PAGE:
Wednesday, April 8, 2015

How to Make Your Own Lunch Meat {Deli Meat, Like Salami}

"She riseth also while it is yet night, and giveth meat to her household,
and a portion to her maidens."
~ Proverbs 31:15

Because we butchered our Hereford last winter, we are blessed with a freezer full of home-grown, grass fed beef. One of our favorite recipes to make with our ground beef is this lunch meat! I love to have this on hand for family road trips, field trips and last minute lunches.

This is so easy to make! Simply add to your mixer, the following ingredients:
  • 4 pounds of ground beef (I am sure you can substitute other meats. We have also tried ground goat meat and that worked well too.)
  • 2 cups water
  • ¼ tsp. onion powder
  • ½ tsp. garlic powder
  • ¼ tsp. mustard seed
  • 5 tbsp curing salt (see below for more information on the salt for this project)
  • 4 tsp. sugar
  • 3 tsp. Liquid Smoke

Mix for 5 minutes on speed one.

Almost done!

Next, shape into 4 rolls/logs on individual foil sheets. You can also insert a piece of parchment paper between the foil and the meat if you would like (this is healthier to avoid the aluminum but I didn't have any on hand at the time).

Make sure that the shiny side of the foil is "touching" the meat if you are not using the parchment paper.

Seal up the meat in the foil and punch holes on the bottom side of each log with a fork – about 5 fork punches. Place lunch meat logs on a cooling rack and place it on top of a cookie sheet (with the fork holes facing down). Refrigerate for 24 hours.  

Once the proper time has elapsed, bake on the aforementioned rack with the cookie sheet underneath for 1 ½ hours at 325 degrees Fahrenheit.  The reason for this is to allow the fat to drip out from the meat and into the tray while baking. Let cool and enjoy! These also freeze very well.

Enjoy on sandwiches or with a cracker and cheese!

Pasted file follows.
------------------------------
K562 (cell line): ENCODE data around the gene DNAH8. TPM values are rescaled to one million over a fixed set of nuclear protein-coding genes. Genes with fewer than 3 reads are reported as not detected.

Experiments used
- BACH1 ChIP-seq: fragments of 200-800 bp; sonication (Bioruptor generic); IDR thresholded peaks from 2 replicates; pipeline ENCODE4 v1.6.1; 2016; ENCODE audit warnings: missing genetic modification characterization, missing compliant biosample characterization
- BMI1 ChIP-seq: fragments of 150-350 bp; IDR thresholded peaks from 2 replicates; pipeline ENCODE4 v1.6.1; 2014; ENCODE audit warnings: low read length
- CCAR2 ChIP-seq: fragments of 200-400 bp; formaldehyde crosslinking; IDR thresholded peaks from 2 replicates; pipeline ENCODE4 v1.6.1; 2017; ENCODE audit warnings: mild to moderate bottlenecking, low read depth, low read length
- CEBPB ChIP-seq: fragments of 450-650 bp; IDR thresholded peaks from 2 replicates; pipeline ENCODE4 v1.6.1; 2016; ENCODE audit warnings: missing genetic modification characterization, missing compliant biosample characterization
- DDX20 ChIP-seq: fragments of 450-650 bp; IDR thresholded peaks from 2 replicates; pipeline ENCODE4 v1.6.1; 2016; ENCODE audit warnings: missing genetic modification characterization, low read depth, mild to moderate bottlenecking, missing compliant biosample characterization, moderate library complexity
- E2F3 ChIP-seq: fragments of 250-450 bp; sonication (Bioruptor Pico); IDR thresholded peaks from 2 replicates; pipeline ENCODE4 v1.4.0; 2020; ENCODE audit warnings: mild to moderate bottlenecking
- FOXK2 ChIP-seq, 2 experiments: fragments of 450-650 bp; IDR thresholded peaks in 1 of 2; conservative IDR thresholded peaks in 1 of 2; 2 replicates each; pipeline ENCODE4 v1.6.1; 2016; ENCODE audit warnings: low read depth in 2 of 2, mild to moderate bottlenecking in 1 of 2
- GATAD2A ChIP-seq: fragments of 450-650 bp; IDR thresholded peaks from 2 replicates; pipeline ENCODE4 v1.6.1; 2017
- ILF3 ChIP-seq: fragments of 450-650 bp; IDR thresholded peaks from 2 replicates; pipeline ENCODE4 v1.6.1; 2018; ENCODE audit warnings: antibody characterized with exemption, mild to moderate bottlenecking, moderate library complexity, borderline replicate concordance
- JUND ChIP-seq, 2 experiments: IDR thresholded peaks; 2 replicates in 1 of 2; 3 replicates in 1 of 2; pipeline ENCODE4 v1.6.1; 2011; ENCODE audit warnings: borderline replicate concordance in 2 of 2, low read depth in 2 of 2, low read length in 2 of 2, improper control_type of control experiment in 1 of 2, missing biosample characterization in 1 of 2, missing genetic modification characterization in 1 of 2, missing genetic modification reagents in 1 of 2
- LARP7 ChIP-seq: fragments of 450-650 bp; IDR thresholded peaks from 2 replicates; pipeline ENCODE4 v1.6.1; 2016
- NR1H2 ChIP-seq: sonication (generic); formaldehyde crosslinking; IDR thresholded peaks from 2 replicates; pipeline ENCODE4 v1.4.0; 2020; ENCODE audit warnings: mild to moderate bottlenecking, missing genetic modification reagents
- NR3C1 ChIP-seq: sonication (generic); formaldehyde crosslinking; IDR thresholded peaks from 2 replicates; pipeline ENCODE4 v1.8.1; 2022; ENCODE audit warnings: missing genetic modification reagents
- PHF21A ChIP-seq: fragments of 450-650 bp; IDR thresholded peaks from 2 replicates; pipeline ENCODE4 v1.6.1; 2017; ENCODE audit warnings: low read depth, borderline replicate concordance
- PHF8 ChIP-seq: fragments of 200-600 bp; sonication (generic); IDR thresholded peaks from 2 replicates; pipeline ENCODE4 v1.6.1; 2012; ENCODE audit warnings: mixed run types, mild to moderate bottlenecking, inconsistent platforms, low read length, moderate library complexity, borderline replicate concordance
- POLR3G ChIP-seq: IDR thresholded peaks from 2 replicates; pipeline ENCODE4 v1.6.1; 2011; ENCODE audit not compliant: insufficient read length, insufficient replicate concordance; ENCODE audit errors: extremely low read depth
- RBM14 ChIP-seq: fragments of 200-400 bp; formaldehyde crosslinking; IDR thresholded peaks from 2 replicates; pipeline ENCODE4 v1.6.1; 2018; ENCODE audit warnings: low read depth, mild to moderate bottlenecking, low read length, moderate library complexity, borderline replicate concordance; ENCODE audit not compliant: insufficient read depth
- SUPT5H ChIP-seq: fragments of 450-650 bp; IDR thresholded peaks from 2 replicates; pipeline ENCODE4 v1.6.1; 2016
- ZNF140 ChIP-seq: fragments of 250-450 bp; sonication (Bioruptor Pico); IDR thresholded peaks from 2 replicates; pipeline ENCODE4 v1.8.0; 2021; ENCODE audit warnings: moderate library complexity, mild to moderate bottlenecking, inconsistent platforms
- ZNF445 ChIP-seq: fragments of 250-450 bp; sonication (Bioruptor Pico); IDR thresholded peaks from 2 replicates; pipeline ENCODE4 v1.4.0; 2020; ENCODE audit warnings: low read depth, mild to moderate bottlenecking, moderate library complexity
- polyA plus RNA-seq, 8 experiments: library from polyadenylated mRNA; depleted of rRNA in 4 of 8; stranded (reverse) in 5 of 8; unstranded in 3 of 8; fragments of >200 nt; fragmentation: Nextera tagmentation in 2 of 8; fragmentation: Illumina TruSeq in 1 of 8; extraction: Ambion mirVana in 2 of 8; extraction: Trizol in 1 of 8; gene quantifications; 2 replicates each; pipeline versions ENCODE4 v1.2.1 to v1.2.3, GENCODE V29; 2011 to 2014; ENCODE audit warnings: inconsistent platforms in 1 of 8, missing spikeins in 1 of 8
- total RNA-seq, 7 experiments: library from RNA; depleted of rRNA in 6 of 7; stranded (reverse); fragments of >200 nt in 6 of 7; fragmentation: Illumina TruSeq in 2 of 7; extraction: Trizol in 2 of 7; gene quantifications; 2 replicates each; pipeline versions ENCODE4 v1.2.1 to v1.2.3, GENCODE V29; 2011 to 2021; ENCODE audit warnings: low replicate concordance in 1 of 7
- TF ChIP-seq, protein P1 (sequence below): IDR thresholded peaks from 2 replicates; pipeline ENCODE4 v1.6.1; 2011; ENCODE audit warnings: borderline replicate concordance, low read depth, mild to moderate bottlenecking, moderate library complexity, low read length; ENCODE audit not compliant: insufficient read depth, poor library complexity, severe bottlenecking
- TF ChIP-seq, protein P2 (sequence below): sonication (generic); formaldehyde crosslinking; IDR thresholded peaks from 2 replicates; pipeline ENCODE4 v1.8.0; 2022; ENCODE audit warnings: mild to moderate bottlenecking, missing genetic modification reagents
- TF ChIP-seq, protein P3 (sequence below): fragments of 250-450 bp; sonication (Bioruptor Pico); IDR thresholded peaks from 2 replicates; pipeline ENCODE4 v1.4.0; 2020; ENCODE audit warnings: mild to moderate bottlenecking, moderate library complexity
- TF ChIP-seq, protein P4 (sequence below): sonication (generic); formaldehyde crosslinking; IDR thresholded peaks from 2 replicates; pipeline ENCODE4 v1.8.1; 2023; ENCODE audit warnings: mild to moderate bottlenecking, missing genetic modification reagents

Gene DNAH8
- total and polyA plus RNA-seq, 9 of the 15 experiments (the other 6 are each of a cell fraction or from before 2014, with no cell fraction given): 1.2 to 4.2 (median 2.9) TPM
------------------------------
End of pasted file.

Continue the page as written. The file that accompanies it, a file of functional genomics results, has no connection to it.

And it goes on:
I realize some people have a concern for using sodium nitrate (curing salt) but with the amount of deli meat we consume (about 8 pounds a year for our family), this isn't something I worry about. However, you may want to visit this post for more information. I have also seen some recipes using Himalayan pink salt. As I am not trained in the science behind the salts, I am sharing the tried and true recipe that has been passed down to me in my family. If you have more information on the safety of switching to a different preserving agent on a recipe like this, I would love for you to comment!

***Update*** After I posted this article, I decided to email Carole Cancler (who has a BS in Food Science and Nutrition), author of the Home Preserving Bible (a favorite resource of mine), for her insight on this topic. She was so very helpful (thank you Carole!)! Please read her response below regarding the usage of different salts in a recipe like ours.

"Even though this recipe uses curing salt, this recipe isn’t a preserving method, rather a flavoring method. Therefore, you can substitute any salt you like (or no salt or a salt substitute product). However, non-curing salt, i.e. salt without nitrates/nitrites will produce a very different product. It will be like meatloaf or sausage (or rather it will *be* meatloaf or sausage), with a gray/brown color and “meat” flavor. If what you truly desire is the sweet flavor and pink color of “cured” meat, you may be disappointed if you substitute the curing salt with another non-curing salt.

When we talk about curing meats today, there are two basic processes. There is an explanation at the beginning of Chapter 5, which I’ll summarize here.

The modern method is a flavoring, rather than a preserving method. Modern cured meat products create a product that still requires refrigeration and is relatively perishable…perhaps lasting only a few days in the refrigerator after the package is opened. But it does have the pink color and flavor changes associated with traditionally cured meats.

Traditional curing produces a dried meat product that uses “cure” (nitrates/nitrites) to control spoilage during the preserving process. Traditionally cured meats go through a much longer (several weeks) and very carefully controlled (temperature and humidity) process that removes the moisture from the meat and produces a shelf stable meat product—some examples include Virginia ham, Italian Prosciutto di Parma and dry-cured sausages, and Chinese “lap cheong”. Some of these products use nitrites and some do not. In the ones that do not use nitrites, similar color and flavor changes occur due to the long, slow, controlled aging process. Hope this helps!"

~ Carole Cancler, Author of The Home Preserving Bible


  1. How neat! A must try for me! Thanks for sharing. Lovely blog!

  2. this looks delicious~! thanks for sharing